For Didier Mayhew, working on causes came first. He worked as a psychologist and a social anthropologist among refugees, prisoners, and victims of trauma, and in 2009, decided to settle in Nepal where he has been living ever since. “For the last eight years, I’ve been working within a local Nepalese group dedicated to supporting homeless families. I spend most of my time among slum-dwellers and rag-pickers,” he says. “Recounting their daily lives has been one of my main concerns but, for a long time, I was only doing so through writing. However, the more time I spent with them, the less I was able to describe the complexities of their lives. Taking pictures helped me capture what I wasn’t able to express in words. I decided to commit to photography in order to draw attention to social issues that remain little known.”
“I only want to remind us all of what we have.”
American photojournalist and documentary film maker, Ami Vitale doesn’t want to create world peace or change the world either. “I think it’s a beautiful place already and I only want to remind us all of what we have, and what we need to protect.” And yet her work helped to save the world’s pandas. It took three years to finish and presented innumerable challenges, the biggest of which was getting access to one of the world’s most endangered animals. “This is a very rare, finicky, endangered animal with teeth and claws. With only a few thousand in the world, the Chinese treat it as a national symbol, and each panda is closely guarded and watched. They are multi–million dollar bears that everyone treats with kid gloves, and they are highly vulnerable. Getting close, without interfering with their biology and conservation, and in a way that is acceptable to its very protective minders was challenging,” Vitale says. She also had to get the bears to trust her, and that meant being suited up in a panda costume scented with panda urine.
Ultimately, National Geographic published her project – it appeared in the August 2016 edition of the magazine, and the panda was taken off the endangered species list one month later. The work was critically acclaimed and recognised in competitions including Pictures of the Year International, World Press Photo, and the 2017 Sony World Photography Awards.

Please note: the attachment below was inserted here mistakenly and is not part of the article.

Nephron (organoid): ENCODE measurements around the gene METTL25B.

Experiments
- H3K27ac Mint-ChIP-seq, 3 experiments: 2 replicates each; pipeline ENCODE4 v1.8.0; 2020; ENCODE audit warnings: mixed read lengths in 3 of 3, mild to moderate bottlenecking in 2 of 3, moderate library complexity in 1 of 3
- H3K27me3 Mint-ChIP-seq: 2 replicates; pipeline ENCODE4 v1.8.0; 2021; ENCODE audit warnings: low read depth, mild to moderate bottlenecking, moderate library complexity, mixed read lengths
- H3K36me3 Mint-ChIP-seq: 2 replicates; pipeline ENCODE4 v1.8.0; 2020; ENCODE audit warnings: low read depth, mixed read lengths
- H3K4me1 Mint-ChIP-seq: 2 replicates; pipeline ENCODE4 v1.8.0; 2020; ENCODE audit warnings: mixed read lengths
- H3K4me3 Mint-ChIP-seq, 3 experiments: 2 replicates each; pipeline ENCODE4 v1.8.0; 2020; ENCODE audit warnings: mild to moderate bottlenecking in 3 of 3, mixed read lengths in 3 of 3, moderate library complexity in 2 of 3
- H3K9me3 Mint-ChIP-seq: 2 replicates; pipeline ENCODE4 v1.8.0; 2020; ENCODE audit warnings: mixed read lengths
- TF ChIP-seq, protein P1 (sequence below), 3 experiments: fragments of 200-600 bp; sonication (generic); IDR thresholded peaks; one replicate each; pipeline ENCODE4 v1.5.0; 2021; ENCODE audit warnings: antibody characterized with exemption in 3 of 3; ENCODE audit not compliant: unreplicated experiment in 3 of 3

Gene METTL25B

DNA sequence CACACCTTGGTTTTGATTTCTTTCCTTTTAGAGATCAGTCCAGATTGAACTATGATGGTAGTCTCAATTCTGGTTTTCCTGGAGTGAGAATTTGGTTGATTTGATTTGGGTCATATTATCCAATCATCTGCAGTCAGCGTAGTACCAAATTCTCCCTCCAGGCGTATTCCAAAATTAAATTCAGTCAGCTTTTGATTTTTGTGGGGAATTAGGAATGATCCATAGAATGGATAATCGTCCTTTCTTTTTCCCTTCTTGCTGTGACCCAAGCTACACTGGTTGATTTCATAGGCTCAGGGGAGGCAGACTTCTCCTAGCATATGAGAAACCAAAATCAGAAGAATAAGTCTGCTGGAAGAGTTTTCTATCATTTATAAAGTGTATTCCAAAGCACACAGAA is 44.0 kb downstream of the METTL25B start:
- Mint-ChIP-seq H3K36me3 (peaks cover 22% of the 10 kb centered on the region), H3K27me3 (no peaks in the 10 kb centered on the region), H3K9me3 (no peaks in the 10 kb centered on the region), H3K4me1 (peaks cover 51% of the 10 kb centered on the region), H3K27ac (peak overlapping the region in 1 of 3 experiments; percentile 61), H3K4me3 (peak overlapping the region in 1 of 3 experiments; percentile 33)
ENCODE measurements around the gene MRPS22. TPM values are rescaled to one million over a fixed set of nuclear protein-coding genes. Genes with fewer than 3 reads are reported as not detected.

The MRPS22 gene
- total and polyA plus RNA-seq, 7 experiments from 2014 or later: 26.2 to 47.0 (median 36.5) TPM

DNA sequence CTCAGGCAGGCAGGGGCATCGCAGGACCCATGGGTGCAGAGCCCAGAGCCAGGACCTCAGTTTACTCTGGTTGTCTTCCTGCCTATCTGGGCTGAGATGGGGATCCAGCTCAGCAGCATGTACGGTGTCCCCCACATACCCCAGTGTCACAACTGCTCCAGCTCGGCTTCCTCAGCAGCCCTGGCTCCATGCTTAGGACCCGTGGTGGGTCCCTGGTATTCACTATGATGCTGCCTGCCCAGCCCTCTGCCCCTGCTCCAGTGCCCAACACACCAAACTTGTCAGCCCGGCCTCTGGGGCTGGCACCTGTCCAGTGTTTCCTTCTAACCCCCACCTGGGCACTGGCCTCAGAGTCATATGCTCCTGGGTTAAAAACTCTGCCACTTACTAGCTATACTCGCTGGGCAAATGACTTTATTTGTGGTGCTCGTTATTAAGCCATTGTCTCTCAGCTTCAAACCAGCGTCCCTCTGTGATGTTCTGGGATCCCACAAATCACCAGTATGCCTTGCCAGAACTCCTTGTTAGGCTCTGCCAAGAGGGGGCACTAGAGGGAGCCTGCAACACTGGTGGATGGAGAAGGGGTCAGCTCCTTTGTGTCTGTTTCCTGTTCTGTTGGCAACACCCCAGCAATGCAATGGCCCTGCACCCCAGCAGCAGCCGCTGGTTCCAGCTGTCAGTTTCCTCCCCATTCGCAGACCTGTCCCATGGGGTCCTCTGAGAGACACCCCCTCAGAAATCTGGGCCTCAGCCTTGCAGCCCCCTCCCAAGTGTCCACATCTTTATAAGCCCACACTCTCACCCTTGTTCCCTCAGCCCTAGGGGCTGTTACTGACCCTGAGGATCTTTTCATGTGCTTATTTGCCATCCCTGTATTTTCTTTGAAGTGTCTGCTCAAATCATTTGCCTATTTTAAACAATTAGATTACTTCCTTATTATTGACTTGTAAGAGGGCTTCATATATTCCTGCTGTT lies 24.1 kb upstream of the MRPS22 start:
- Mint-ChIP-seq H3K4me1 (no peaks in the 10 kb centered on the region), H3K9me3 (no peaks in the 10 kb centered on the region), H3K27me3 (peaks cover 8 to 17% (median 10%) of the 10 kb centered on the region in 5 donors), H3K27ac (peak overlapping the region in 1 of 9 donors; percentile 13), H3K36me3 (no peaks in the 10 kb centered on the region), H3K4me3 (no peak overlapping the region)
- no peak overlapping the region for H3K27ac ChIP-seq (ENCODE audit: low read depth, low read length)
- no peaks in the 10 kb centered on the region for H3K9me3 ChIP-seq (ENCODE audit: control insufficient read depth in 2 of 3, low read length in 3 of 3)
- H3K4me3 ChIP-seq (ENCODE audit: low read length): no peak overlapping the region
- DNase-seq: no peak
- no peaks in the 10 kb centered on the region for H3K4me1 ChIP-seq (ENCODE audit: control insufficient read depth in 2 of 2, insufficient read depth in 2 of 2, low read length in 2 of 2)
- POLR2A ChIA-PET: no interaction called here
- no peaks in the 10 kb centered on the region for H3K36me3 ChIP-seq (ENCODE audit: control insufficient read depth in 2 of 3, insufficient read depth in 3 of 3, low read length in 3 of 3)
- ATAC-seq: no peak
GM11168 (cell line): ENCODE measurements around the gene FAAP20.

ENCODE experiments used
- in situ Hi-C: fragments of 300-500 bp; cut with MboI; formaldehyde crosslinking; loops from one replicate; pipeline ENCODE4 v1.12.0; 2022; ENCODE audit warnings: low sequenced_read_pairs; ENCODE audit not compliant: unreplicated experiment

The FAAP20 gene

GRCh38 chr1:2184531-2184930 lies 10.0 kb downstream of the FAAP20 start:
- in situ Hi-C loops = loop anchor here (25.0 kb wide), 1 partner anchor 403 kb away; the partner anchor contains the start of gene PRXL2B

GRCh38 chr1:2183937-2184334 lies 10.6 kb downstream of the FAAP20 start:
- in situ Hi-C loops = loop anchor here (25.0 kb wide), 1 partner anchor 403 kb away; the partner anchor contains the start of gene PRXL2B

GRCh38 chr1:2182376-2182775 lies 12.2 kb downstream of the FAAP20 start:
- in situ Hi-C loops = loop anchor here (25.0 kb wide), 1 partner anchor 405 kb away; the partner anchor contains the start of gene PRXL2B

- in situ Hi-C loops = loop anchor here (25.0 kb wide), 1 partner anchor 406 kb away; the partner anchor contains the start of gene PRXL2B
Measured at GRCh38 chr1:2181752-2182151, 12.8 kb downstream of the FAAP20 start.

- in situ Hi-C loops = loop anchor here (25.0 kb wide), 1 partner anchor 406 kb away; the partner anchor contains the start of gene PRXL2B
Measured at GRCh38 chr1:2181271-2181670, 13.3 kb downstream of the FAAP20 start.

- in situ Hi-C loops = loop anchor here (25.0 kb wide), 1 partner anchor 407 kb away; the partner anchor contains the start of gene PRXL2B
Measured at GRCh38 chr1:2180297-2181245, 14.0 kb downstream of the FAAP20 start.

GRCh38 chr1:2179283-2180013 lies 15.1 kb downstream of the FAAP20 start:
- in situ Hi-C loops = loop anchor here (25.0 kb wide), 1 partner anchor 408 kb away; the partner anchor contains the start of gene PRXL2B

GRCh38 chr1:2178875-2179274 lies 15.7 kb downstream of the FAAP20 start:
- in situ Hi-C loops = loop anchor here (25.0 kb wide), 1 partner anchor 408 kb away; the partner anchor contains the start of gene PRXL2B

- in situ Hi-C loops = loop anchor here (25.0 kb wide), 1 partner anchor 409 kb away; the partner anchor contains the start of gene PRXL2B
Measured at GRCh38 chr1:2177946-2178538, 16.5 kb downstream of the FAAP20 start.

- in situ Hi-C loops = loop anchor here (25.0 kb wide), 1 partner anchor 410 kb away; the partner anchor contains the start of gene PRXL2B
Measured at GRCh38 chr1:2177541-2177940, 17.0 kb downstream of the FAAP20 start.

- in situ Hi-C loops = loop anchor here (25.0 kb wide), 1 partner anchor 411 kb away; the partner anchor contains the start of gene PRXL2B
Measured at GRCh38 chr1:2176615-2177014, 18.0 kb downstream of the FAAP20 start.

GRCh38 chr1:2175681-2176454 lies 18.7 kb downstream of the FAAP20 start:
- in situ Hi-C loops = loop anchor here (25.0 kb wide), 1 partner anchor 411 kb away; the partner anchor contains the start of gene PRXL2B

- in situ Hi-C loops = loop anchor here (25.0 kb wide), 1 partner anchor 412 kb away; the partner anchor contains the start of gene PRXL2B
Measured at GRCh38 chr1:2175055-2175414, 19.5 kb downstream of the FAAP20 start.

“We’re proud of everything we have created.”
Danielle da Silva has contributed the work of 700 photographers to the world. She is the founder and executive director of Photographers Without Borders (PWB), which she says began with an epiphany, while she was working towards a career in sustainable international development in India. “I realised that the top-down approach was not for me. It felt far too neocolonial. I felt that grassroots initiatives had far more success in terms of lasting, sustainable change on the ground because they are so community-oriented and they usually form organically to address local issues,” da Silva says.
Initially, da Silva had been using photographs simply to document her experiences, but on a local project to create access to adequate health care and education. “I found that the images I showed said more than I could, and in an instant people were connected,” she says. “I raised enough money to build nine schools. And PWB was born.”
When asked about PWB’s greatest achievement, da Silva says that it’s the team. “Beyond that, we’re proud of everything we have created – PWB TV (5 episodes/season, 1 season/year premiering online every October), PWB School (our incredible workshops around the globe for Photographers Without Borders-in-training), our online and print magazine (published semi-annually, distributed online), and having worked with over 100 projects in over 30 countries with our flagship PWB Program, plus a photographer/videographer membership that keeps growing.”
In order to be successful, images shot for a cause must be able to move people. Surprisingly, empathy is not a prerequisite for this sort of work, Gregory notes. “I’m not sure I can relate to some of the people I photograph for cause and NGO work. We come from very different worlds and I can’t appreciate what they have been through. So I just try to photograph in a genuine and respectful manner. That said, I think my actually living in, rather than visiting, these places helps to create a sense of connection in cause photography.”